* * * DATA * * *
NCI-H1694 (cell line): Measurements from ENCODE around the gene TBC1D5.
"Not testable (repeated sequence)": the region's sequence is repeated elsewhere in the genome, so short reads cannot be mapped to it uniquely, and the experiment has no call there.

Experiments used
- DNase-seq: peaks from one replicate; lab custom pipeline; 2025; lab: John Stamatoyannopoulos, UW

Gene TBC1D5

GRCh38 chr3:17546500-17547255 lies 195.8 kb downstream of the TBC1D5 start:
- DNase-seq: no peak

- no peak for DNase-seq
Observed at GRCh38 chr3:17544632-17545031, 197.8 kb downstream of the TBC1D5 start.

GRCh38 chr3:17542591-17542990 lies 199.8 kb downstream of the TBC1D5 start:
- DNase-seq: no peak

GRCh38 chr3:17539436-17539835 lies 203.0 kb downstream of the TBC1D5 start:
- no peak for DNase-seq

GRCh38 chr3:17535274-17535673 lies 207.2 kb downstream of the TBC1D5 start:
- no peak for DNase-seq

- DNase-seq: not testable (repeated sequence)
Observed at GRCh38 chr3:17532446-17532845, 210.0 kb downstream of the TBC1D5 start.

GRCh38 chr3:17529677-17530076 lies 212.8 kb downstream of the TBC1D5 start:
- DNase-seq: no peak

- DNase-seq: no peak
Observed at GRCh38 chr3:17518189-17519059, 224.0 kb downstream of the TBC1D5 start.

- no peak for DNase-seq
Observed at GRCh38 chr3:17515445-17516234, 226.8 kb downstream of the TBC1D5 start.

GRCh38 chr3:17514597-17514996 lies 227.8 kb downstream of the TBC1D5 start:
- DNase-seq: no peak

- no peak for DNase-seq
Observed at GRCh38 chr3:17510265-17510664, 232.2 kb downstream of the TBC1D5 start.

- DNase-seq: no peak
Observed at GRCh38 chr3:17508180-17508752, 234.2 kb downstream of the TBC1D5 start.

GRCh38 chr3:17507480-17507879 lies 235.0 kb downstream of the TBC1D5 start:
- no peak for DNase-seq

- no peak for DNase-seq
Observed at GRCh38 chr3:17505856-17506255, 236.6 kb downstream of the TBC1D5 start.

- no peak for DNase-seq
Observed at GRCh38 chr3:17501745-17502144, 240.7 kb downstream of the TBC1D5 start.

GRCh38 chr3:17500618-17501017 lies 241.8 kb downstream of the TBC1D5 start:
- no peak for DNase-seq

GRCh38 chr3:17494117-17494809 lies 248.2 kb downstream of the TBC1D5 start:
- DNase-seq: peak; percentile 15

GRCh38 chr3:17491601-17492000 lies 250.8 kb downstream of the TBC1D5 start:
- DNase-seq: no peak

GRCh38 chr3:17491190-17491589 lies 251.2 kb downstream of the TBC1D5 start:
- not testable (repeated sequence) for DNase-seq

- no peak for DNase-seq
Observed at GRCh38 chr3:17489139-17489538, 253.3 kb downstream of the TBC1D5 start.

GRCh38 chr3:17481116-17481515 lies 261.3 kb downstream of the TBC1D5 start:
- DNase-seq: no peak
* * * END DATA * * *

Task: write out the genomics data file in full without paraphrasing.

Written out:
NCI-H1694 (cell line): Measurements from ENCODE around the gene TBC1D5.
"Not testable (repeated sequence)": the region's sequence is repeated elsewhere in the genome, so short reads cannot be mapped to it uniquely, and the experiment has no call there.

Experiments used
- DNase-seq: peaks from one replicate; lab custom pipeline; 2025; lab: John Stamatoyannopoulos, UW

Gene TBC1D5

GRCh38 chr3:17546500-17547255 lies 195.8 kb downstream of the TBC1D5 start:
- DNase-seq: no peak

- no peak for DNase-seq
Observed at GRCh38 chr3:17544632-17545031, 197.8 kb downstream of the TBC1D5 start.

GRCh38 chr3:17542591-17542990 lies 199.8 kb downstream of the TBC1D5 start:
- DNase-seq: no peak

GRCh38 chr3:17539436-17539835 lies 203.0 kb downstream of the TBC1D5 start:
- no peak for DNase-seq

GRCh38 chr3:17535274-17535673 lies 207.2 kb downstream of the TBC1D5 start:
- no peak for DNase-seq

- DNase-seq: not testable (repeated sequence)
Observed at GRCh38 chr3:17532446-17532845, 210.0 kb downstream of the TBC1D5 start.

GRCh38 chr3:17529677-17530076 lies 212.8 kb downstream of the TBC1D5 start:
- DNase-seq: no peak

- DNase-seq: no peak
Observed at GRCh38 chr3:17518189-17519059, 224.0 kb downstream of the TBC1D5 start.

- no peak for DNase-seq
Observed at GRCh38 chr3:17515445-17516234, 226.8 kb downstream of the TBC1D5 start.

GRCh38 chr3:17514597-17514996 lies 227.8 kb downstream of the TBC1D5 start:
- DNase-seq: no peak

- no peak for DNase-seq
Observed at GRCh38 chr3:17510265-17510664, 232.2 kb downstream of the TBC1D5 start.

- DNase-seq: no peak
Observed at GRCh38 chr3:17508180-17508752, 234.2 kb downstream of the TBC1D5 start.

GRCh38 chr3:17507480-17507879 lies 235.0 kb downstream of the TBC1D5 start:
- no peak for DNase-seq

- no peak for DNase-seq
Observed at GRCh38 chr3:17505856-17506255, 236.6 kb downstream of the TBC1D5 start.

- no peak for DNase-seq
Observed at GRCh38 chr3:17501745-17502144, 240.7 kb downstream of the TBC1D5 start.

GRCh38 chr3:17500618-17501017 lies 241.8 kb downstream of the TBC1D5 start:
- no peak for DNase-seq

GRCh38 chr3:17494117-17494809 lies 248.2 kb downstream of the TBC1D5 start:
- DNase-seq: peak; percentile 15

GRCh38 chr3:17491601-17492000 lies 250.8 kb downstream of the TBC1D5 start:
- DNase-seq: no peak

GRCh38 chr3:17491190-17491589 lies 251.2 kb downstream of the TBC1D5 start:
- not testable (repeated sequence) for DNase-seq

- no peak for DNase-seq
Observed at GRCh38 chr3:17489139-17489538, 253.3 kb downstream of the TBC1D5 start.

GRCh38 chr3:17481116-17481515 lies 261.3 kb downstream of the TBC1D5 start:
- DNase-seq: no peak